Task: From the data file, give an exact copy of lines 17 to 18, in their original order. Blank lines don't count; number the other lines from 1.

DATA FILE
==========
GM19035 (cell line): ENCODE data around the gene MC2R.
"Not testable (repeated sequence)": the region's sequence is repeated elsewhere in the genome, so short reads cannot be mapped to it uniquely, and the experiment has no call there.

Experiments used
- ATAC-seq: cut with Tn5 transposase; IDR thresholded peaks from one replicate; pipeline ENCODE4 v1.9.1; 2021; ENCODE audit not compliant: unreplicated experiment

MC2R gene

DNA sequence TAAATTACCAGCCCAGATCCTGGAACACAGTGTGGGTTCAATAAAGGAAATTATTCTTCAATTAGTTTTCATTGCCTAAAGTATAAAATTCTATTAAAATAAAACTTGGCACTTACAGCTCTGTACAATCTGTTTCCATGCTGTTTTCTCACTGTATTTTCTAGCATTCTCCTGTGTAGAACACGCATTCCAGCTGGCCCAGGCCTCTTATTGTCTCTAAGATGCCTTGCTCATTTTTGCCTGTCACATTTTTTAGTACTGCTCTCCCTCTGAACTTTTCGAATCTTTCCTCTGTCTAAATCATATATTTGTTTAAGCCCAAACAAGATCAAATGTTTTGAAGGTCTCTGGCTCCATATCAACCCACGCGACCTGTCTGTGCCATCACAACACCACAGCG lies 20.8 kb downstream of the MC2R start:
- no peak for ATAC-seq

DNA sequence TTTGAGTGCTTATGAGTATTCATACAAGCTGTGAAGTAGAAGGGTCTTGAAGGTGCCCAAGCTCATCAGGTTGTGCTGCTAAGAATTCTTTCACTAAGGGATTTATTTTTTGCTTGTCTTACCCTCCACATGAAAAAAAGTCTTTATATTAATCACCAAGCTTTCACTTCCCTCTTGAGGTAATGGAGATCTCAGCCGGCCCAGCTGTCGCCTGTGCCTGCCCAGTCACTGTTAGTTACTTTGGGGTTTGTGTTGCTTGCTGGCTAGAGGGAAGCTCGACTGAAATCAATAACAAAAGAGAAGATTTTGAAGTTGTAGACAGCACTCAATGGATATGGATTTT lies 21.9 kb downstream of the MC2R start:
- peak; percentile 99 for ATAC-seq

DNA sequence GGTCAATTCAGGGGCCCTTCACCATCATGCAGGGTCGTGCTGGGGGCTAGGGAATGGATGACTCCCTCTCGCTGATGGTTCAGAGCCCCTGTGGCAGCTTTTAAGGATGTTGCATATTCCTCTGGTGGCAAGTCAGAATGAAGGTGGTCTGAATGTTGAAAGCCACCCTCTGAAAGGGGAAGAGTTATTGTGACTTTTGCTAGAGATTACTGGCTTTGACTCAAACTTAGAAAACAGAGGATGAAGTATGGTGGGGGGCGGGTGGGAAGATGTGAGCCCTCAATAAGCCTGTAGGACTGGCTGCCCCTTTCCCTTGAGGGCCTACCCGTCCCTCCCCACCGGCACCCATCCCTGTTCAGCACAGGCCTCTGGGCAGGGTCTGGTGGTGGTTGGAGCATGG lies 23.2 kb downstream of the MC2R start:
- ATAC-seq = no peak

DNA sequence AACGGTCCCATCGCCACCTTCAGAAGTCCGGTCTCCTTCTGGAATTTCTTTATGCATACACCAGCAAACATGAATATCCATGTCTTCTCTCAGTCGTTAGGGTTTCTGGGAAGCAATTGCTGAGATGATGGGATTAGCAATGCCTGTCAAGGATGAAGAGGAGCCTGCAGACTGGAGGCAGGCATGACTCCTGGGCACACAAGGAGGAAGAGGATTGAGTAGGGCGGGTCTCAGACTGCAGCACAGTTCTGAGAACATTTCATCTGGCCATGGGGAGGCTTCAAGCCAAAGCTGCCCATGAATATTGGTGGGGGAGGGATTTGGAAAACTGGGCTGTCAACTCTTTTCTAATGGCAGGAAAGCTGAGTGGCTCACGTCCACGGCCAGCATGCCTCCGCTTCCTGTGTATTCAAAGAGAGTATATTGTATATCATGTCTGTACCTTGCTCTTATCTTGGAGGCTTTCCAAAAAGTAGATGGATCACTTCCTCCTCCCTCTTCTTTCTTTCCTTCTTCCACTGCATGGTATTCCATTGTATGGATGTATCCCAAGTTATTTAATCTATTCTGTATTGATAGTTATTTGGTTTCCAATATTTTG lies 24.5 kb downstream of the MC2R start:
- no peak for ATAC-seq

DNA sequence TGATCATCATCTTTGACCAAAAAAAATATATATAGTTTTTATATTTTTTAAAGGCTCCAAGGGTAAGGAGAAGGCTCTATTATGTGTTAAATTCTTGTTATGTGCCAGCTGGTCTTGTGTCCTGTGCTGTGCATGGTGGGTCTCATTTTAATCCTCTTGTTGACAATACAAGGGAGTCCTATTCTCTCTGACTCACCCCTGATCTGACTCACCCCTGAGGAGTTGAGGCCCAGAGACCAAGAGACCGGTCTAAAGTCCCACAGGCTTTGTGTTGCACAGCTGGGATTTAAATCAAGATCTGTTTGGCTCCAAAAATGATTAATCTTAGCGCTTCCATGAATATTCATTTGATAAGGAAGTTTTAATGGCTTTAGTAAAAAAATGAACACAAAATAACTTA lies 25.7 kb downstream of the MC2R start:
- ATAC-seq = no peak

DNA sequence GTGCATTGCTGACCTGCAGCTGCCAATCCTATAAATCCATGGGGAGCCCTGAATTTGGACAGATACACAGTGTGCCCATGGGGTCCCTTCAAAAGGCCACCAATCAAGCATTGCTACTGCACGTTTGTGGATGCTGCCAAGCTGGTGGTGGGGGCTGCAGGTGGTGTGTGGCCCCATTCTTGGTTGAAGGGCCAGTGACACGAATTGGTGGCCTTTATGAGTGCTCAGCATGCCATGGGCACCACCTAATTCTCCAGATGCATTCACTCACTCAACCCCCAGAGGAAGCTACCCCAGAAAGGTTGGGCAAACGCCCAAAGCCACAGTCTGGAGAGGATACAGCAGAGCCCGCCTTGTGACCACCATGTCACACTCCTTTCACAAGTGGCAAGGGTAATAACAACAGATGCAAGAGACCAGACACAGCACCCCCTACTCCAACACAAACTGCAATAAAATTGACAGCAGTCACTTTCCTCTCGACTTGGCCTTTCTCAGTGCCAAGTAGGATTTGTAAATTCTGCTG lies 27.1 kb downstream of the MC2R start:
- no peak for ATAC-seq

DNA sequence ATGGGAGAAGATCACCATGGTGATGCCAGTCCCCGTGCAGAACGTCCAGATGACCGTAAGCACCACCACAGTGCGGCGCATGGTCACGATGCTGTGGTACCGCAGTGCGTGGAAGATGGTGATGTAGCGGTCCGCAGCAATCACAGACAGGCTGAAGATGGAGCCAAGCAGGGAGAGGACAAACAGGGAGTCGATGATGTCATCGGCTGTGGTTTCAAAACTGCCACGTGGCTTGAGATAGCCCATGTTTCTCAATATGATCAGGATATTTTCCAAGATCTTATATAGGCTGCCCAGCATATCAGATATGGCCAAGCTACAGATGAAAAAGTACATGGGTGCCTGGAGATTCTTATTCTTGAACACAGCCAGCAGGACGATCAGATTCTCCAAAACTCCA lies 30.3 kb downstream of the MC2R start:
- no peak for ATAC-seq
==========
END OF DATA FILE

- no peak for ATAC-seq

DNA sequence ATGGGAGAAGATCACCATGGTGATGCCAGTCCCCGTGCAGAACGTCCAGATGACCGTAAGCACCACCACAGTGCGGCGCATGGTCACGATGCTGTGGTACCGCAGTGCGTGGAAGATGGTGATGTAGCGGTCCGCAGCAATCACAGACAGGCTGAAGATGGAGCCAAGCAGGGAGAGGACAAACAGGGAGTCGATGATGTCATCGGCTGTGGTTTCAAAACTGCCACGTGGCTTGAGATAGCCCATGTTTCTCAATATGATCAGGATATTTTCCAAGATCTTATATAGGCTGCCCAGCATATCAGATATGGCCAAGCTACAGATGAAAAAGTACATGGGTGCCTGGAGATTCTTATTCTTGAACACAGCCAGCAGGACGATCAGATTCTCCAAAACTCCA lies 30.3 kb downstream of the MC2R start: